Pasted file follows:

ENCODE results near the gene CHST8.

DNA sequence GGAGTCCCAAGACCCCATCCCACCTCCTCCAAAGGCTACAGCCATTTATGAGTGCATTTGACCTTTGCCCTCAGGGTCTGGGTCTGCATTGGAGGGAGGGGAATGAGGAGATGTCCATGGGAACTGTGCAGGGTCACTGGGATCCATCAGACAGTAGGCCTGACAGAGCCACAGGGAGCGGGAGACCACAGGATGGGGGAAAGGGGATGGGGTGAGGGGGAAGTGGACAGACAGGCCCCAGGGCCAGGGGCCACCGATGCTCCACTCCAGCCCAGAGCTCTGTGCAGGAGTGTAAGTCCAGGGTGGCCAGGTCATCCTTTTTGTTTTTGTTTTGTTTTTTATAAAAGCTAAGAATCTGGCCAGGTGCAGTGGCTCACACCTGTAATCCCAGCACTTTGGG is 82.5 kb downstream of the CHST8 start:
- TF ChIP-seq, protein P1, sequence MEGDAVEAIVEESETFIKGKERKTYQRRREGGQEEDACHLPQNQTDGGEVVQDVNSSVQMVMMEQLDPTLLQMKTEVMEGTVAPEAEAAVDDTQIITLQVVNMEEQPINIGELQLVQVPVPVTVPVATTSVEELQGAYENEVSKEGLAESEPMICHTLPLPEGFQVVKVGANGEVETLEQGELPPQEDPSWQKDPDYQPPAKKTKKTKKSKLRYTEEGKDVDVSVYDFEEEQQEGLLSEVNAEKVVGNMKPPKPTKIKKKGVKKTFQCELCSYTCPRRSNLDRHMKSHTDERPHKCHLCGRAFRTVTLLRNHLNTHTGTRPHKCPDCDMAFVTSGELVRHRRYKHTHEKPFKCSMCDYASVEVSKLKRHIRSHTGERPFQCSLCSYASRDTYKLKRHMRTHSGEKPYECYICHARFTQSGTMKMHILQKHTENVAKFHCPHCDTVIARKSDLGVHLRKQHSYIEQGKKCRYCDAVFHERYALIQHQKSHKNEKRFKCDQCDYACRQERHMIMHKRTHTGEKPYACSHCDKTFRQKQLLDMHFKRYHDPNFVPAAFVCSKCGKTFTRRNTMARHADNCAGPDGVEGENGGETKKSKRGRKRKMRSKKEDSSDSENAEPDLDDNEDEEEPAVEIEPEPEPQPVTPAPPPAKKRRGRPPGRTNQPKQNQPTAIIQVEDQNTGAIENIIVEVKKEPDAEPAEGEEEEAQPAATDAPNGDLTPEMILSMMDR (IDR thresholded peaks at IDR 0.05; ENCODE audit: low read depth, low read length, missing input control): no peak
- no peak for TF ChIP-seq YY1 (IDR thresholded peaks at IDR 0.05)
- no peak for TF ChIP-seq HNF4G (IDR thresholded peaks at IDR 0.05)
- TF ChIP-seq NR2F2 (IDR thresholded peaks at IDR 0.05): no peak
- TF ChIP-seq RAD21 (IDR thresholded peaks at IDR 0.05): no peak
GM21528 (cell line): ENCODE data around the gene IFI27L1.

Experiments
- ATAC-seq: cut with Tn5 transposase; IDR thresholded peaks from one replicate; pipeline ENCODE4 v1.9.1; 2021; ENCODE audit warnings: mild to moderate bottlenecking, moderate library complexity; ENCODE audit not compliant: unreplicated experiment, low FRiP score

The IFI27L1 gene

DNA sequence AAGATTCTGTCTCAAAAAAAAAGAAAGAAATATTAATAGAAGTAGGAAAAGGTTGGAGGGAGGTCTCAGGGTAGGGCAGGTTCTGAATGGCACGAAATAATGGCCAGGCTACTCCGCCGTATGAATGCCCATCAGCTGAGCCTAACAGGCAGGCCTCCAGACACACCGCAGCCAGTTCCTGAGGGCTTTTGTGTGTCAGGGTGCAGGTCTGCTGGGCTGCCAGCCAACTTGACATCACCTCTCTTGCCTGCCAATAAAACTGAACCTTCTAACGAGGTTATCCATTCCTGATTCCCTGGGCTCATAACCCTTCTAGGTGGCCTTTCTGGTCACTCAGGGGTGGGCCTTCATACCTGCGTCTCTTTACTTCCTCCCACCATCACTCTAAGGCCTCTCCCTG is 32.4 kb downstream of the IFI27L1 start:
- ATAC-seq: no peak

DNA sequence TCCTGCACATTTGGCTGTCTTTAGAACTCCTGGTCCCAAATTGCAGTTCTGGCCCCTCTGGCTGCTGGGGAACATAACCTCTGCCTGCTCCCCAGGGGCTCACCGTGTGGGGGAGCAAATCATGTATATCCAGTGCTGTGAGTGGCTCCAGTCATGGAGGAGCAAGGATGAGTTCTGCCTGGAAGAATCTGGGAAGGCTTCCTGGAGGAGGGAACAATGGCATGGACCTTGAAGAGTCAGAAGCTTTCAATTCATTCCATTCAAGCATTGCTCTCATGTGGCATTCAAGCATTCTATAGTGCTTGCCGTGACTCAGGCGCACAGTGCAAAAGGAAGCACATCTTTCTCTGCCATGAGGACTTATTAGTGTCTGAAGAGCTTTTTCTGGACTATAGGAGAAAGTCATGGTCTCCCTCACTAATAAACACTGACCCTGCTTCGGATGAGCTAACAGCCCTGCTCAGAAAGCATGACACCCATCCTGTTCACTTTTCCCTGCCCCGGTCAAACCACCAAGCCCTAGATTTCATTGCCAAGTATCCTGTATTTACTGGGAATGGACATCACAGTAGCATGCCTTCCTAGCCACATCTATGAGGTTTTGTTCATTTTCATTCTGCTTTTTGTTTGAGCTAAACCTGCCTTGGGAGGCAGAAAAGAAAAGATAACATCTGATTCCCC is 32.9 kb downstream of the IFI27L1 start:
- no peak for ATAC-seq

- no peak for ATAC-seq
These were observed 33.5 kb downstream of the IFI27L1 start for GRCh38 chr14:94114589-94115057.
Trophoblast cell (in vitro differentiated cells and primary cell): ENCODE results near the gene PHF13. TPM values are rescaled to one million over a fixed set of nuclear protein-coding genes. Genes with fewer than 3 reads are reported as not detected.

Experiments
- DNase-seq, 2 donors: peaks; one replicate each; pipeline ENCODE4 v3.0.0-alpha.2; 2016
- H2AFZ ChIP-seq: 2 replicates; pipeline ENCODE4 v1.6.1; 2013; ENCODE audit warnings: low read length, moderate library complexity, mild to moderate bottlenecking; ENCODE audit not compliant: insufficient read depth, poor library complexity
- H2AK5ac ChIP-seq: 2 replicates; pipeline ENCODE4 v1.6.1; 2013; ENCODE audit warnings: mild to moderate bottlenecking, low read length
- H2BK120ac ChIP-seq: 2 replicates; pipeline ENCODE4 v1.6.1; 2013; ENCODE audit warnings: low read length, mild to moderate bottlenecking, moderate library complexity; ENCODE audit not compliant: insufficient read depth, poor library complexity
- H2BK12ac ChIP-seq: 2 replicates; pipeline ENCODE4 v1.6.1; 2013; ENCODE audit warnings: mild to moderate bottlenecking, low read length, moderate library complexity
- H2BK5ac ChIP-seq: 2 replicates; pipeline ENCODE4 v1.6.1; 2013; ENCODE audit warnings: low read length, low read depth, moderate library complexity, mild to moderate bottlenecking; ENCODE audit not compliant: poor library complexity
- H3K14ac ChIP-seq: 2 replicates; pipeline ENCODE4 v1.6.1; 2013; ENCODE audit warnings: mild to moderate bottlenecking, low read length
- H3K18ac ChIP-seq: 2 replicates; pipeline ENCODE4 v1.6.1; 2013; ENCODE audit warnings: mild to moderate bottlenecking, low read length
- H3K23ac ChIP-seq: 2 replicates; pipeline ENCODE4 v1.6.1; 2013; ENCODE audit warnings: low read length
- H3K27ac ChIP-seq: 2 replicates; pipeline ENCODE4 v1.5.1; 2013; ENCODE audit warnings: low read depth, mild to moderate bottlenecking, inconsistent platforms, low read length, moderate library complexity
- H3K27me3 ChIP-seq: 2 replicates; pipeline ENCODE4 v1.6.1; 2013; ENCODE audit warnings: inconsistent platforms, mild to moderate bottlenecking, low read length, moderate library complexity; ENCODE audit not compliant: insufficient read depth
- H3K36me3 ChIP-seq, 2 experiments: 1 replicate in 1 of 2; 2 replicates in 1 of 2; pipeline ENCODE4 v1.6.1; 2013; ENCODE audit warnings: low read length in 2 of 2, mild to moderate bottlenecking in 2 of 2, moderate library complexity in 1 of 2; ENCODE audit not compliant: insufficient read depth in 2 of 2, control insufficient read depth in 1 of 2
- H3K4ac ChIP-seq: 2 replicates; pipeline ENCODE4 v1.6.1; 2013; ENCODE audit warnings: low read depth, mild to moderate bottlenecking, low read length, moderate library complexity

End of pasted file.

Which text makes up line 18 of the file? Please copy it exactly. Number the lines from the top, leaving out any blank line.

Trophoblast cell (in vitro differentiated cells and primary cell): ENCODE results near the gene PHF13. TPM values are rescaled to one million over a fixed set of nuclear protein-coding genes. Genes with fewer than 3 reads are reported as not detected.